It's easy to include acorn squash in your meal plans. Available in the winter months (hence the name, Winter Squash), it can be baked, sautéed, steamed, stuffed, pureed for soups, or incorporated into a variety of meat and vegetable dishes. Acorn squash is a good source of Vitamin C, which supports immunity and works as an antioxidant, helping to protect cells from oxidative stress that can lead to inflammation and health problems such as cancer or heart disease. To maximize the amount of vitamin C you receive from acorn squash, use the vegetable within four days after purchase and cut it right before cooking. Steam or bake the squash instead of boiling it to keep vitamin C from being degraded in hot water.
Try this recipe for Acorn Squash Soup at your next meal!
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Shibata, A. et al. "Intake of Vegetables, Fruits, Beta-Carotene, Vitamin C and Vitamin Supplements and Cancer Incidence among the Elderly: A Prospective Study." British Journal of Cancer 66.4 (1992): 673–679. Accessed 16 September 2017: https://www.ncbi.nlm.nih.gov/pmc/articles/PMC2364321/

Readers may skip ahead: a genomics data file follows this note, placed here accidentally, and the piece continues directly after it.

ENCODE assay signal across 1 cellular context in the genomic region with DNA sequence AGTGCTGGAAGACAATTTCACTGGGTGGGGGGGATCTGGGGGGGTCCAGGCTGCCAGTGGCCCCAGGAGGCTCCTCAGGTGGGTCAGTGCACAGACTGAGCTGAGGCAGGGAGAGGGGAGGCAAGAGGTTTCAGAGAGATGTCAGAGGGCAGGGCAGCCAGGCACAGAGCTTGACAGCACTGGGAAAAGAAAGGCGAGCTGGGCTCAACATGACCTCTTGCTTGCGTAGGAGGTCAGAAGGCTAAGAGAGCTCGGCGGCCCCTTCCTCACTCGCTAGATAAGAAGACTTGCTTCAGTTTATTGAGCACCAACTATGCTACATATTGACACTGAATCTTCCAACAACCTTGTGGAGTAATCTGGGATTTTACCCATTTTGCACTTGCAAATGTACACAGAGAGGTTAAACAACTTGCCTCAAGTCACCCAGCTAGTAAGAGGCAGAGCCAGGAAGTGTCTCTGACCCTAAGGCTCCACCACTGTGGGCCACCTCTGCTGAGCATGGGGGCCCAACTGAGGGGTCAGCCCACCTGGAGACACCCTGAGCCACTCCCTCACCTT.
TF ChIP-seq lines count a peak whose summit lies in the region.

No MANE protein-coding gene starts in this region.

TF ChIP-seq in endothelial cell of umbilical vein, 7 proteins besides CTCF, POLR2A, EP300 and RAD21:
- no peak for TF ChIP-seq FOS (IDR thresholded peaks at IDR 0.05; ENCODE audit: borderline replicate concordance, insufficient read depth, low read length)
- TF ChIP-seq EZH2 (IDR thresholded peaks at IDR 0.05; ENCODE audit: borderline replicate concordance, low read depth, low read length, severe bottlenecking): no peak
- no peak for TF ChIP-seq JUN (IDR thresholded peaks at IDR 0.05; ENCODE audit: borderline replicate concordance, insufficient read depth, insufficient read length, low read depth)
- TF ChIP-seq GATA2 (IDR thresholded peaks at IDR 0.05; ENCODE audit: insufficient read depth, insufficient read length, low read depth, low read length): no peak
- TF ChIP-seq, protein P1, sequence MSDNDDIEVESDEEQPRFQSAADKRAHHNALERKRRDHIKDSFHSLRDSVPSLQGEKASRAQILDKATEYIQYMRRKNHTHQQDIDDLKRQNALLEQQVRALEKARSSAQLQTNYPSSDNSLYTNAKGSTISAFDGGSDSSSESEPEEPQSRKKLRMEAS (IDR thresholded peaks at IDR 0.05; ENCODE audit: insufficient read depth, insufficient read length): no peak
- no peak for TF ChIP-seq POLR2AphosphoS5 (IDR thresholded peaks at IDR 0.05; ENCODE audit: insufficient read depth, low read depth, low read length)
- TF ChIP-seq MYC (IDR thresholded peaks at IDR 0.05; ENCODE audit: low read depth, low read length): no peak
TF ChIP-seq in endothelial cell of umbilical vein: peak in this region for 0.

Food.com. "Kitchen Dictionary: Acorn Squash." Accessed 15 September 2017: http://www.food.com/library/acorn-squash-130
USDA National Nutrient Database for Standard Reference: Nutrient Data for 11483, Squash, Winter, Acorn, Cooked, Baked, Without Salt. Accessed 16 September 2017: http://ndb.nal.usda.gov/ndb/foods/show/3252
HarvestoftheMonth.com, "Harvest of the Month: Winter Squash." Accessed 16 September 2017: http://harvestofthemonth.cdph.ca.gov/Documents/Fall/Winter%20Squash/WinterSquash_Fam.pdf#search=acorn%20squash
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